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Matrox makes a lot of out of its true multi-display support for Windows 2000. I say quality is all important when it comes to any multi-display solution; Matrox' pedigree in that area is pretty good.
3D performance should see a 20% improvement over G450, and frankly, for the casual gamer, that may be a non-issue. That's a debatable point - sometimes people buy products as much for the promise of something as the delivery. One thing that Matrox does have going for it is that it is a stable supplier, has been around for some time, and like I said, has a large installed base. Corporate fans of Matrox may not be as concerned by the 3D implications.
On the other hand, the G550 seems a little forced as a product release. It's more of a quick refresh of the G450, and may very well be a stopgap measure for Matrox. For a number of years, Matrox' competitors have been talking about a Matrox 3D product that would put Matrox back in high-end contention, but that's a longstanding rumor.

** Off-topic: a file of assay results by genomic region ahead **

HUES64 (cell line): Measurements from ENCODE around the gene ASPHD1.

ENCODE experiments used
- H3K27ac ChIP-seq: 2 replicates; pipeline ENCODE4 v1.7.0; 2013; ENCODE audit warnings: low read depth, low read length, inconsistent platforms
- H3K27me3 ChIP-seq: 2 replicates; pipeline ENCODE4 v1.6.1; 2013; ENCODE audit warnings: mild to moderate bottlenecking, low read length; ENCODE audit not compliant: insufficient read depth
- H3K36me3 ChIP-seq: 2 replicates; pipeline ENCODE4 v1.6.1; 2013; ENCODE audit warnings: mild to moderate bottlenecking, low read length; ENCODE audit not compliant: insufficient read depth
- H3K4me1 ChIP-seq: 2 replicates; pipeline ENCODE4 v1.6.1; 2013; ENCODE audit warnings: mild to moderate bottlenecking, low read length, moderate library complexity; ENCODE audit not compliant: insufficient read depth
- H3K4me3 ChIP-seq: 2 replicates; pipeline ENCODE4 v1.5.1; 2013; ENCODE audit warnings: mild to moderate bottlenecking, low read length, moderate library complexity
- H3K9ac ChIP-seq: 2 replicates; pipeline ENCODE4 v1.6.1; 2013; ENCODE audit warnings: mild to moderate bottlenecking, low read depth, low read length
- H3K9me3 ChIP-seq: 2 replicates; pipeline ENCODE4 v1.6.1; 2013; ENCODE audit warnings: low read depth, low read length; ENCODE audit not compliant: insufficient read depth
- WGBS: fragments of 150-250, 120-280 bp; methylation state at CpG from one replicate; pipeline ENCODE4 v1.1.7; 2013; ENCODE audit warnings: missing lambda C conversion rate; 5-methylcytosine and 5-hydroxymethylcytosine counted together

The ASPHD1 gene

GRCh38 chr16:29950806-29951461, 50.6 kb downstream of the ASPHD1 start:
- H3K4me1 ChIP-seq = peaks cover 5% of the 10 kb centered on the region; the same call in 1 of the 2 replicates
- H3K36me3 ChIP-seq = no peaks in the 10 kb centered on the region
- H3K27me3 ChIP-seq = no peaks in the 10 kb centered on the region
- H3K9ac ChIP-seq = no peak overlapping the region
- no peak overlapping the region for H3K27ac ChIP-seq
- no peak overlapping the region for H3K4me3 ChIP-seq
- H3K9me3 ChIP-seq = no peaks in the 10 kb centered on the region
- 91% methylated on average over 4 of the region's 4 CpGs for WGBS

Certainly, what made Matrox its fortune was the fact that its Millennium boards ended up in the high-end and workstation PC lines of the tier one OEMs. In 1997, the year of Matrox' $690 million sales, for every single OpenGL 3D accelerator board that was sold into the NT workstation market, you probably would have had 10 Matrox Millennium boards being sold through the same OEM. That's Matrox' market. That's where Matrox excels.
The G550 isn't the product to get Matrox back to those heady days, but it certainly is a high-end 2D product in an era when 2D doesn't get enough respect. We'll have to wait until we get a board to review to see exactly how acceptable the level of 3D performance is going to be, but in the meantime, judge the G550 on its own merits, and not the HeadCasting blurb, or its 3D.